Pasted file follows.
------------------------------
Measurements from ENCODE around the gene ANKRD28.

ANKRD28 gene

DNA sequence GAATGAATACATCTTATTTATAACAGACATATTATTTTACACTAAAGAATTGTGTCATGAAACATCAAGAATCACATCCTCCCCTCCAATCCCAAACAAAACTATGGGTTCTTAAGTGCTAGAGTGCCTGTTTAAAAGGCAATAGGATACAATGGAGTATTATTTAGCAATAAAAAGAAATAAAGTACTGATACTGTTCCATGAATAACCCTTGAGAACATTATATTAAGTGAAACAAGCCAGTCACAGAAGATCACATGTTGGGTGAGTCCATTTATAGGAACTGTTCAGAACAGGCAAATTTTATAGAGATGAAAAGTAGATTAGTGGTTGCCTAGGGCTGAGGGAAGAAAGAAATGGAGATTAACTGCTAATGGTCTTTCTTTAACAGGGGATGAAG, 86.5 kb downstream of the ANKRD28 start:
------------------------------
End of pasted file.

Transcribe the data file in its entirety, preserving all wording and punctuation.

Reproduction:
Measurements from ENCODE around the gene ANKRD28.

ANKRD28 gene

DNA sequence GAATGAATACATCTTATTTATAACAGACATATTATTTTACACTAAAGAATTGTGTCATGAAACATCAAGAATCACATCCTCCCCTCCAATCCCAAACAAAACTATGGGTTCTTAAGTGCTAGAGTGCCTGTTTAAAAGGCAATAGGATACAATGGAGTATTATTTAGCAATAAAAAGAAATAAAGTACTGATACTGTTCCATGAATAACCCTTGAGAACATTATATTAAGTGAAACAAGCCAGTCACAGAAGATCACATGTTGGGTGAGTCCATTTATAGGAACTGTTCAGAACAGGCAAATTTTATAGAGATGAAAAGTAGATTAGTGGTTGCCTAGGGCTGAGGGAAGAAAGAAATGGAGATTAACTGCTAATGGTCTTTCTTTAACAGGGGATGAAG, 86.5 kb downstream of the ANKRD28 start: